Baltimore County antiwar protesters protest treatment

They say police held them for 14 hours without food

March 21, 2003|By Laura Barnhardt | Laura Barnhardt,SUN STAFF

After being arrested more than 50 times in peace demonstrations, Max Obuszewski doesn't expect that being in jail will be pleasant.

But he and three others arrested March 1 in an antiwar protest at Towson Town Center said their treatment in a Baltimore County police lockup began to feel more like torture after they were shackled and spent 14 hours without food, a phone call or access to a judge.

At one point, protesters said, a police officer in the Towson Precinct yelled, "USA! USA!" on the intercom and then made the sounds of bombs exploding.

"It was really horrible," said Levanah Ruthschild, a 56-year-old Lauraville tutor who was among eight people arrested at the mall. "My ex-husband served in the Vietnam War, and he would get really jumpy when he heard a noise like that. I felt that kind of horror.

"And it was combined with anguish that another human being would want to torment someone like that -- a person working as a protector of peace would do that to a person working for peace."

The circumstances surrounding the arrests are being investigated by Baltimore County Police Internal Affairs Division, Bill Toohey, a department spokesman, said yesterday.

He said officials are aware of complaints about the length of time the protesters were held at the precinct lockup, the conditions of their detainment and the behavior of the officer who allegedly made the bomb sounds. "All of these things have been brought to our attention, and we were already looking into them," Toohey said.

"Processing eight people arrested, plus others, on a Saturday night in Towson takes time," said Toohey. "The officers take them to the [bail] commissioner as time allows. Fourteen hours is not unreasonable given the circumstances and the time it takes to complete the processing."

The protesters said they will probably seek legal advice about their arrests on charges of trespassing, disorderly conduct and failure to obey a lawful order, and the lifetime ban from the mall that was a condition of their release.

"I think the ban is a First Amendment issue," said Obuszewski, 34, a media specialist for the American Friends Service Committee who lives in Rodgers Forge. "Today a mall is the equivalent of the town square."

Policy concerns

He and others from the Baltimore chapter of Iraq Pledge of Resistance said they also have concerns about the county Police Department's policy for detaining suspects.

"I don't think anyone --whether they're a peace activist or an accused thief -- should be treated that way," Obuszewski said. "We're all innocent until proven guilty. And I just can't believe procedures were being followed."

According to county police regulations on detention, "Prisoners are to be made as comfortable as practical, and given the opportunity and access to a telephone for the purpose of notifying relatives or friends, or engaging counsel or bondsmen."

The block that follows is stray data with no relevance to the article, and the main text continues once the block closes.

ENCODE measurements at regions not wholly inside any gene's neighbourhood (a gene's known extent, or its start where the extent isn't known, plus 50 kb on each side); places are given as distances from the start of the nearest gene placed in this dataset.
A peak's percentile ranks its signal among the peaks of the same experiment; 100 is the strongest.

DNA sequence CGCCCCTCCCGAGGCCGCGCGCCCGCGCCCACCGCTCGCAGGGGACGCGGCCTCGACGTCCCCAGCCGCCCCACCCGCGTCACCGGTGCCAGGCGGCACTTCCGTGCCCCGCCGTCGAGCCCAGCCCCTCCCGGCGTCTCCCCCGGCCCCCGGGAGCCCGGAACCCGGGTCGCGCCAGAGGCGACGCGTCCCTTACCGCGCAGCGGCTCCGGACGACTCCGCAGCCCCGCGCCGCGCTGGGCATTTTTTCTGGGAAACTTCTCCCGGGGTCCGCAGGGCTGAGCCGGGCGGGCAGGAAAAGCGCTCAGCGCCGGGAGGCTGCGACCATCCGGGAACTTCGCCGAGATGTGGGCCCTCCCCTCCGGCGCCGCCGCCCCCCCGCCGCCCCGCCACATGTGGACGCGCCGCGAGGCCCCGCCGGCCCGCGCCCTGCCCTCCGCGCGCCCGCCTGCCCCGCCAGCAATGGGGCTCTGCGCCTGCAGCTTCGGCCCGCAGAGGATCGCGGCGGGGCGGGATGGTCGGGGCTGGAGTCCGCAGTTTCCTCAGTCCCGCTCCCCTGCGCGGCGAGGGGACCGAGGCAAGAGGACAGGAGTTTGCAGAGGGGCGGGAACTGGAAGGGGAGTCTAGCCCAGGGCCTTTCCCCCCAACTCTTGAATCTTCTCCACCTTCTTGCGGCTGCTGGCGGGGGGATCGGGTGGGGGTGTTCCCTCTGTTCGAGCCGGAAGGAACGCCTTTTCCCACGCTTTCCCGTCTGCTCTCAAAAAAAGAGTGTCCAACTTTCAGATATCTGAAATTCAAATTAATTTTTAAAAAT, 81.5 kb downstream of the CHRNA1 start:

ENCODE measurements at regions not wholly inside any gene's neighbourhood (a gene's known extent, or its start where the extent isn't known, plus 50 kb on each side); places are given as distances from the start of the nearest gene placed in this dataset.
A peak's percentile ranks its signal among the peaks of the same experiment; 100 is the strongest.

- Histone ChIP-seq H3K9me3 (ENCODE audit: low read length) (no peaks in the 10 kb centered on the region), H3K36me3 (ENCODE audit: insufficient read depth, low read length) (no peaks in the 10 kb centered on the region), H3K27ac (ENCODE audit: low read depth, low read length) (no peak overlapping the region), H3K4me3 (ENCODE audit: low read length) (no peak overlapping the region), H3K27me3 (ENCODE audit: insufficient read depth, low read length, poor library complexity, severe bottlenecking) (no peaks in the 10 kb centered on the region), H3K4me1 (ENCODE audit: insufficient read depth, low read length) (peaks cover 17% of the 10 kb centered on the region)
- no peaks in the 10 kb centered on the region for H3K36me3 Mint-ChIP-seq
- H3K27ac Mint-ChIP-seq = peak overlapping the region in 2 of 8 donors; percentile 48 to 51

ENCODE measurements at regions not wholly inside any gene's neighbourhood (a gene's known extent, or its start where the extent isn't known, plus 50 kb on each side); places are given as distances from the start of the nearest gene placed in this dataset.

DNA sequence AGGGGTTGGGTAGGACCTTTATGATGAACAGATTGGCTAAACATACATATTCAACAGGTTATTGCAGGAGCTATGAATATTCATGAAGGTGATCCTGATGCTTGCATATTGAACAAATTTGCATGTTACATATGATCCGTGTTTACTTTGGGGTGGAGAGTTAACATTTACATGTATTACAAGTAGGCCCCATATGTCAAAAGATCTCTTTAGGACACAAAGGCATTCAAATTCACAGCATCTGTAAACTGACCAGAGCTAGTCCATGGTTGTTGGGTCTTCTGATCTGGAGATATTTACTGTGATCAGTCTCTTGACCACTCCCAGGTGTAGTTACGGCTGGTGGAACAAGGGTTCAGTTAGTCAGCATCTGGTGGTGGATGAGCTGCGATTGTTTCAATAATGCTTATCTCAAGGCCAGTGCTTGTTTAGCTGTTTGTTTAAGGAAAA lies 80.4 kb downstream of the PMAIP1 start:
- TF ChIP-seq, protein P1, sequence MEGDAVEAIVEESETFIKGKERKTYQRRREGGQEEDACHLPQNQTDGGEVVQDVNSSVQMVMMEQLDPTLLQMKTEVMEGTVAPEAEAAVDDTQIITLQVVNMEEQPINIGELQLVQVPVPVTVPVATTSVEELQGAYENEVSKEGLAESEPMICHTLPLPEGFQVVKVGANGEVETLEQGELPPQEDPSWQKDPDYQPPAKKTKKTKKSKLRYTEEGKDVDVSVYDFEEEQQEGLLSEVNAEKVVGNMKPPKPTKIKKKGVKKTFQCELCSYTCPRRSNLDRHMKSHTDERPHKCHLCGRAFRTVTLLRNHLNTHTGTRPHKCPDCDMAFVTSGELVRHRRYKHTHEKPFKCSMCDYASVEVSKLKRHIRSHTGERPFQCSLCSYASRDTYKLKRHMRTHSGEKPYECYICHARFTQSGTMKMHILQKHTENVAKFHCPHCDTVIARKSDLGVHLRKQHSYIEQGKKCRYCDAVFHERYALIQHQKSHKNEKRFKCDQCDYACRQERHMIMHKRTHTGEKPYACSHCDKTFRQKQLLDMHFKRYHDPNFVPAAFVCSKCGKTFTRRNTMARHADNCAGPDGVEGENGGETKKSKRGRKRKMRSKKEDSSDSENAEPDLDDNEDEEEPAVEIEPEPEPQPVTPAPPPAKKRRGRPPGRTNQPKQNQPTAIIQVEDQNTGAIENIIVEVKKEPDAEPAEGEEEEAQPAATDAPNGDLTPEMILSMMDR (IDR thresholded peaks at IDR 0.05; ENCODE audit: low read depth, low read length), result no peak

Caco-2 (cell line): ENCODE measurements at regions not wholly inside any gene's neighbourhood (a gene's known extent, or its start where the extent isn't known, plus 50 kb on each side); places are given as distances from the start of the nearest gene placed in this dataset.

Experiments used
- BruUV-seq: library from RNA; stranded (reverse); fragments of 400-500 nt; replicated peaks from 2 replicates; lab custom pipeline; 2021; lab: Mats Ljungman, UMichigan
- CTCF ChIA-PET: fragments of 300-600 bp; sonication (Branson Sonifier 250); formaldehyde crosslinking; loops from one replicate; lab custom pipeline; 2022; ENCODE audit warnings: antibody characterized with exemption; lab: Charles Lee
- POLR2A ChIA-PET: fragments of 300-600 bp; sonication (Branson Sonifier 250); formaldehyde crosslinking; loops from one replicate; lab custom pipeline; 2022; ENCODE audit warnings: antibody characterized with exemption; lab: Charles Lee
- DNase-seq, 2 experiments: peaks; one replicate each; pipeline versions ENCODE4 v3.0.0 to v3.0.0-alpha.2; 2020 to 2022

The regulations state that prisoners will be provided three meals a day, but are not entitled to food between regular mealtimes. They also state, "Prisoners will have access to paper cups and water or a water fountain."

According to the protesters and police reports, the group was handing out leaflets in the food court area of the mall about 4 p.m. March 1. They were wearing T-shirts with peace slogans and pictures of Iraqi children.

Mall security staff asked the group to leave. When the protesters refused, police were called and told them that if they didn't leave the mall property, they would be arrested.

"The ironic thing was that we hadn't formed an obstruction until we gathered for the police officers," said Ruthschild, who added that the officers were polite and respectful, even as they handcuffed the protesters and took them to the police station.

But once at the precinct, protesters said, they were put in leg shackles, and several were handcuffed to a metal bench. "I think they wanted to make an example of us," said John F. Dornheim, a 51-year-old Lutheran pastor from Hamilton.

Several of the protesters said the air conditioning was blowing on them on all night. They also said the three women who were arrested were given one cup of water to share between them.

`Uncalled for'

It was about 6 a.m. before they were taken to the District court Commissioner, the protesters said. They were released on their own recognizance and are scheduled to appear in court June 10.

"It was my first arrest, but it won't be my last," said Maria Allwine, a 49-year-old paralegal from Baltimore. "Several young people that day were amazed that we were willing to be arrested and asked us why. I said, `We're worried about the world we're leaving you. This is the most important thing happening today.'"

Allwine said she also feels a duty not to protest not only the war in Iraq but also the way she and others were treated by police for their civil disobedience.

"We're not letting it drop," she said. "The way they treated us was uncalled for."

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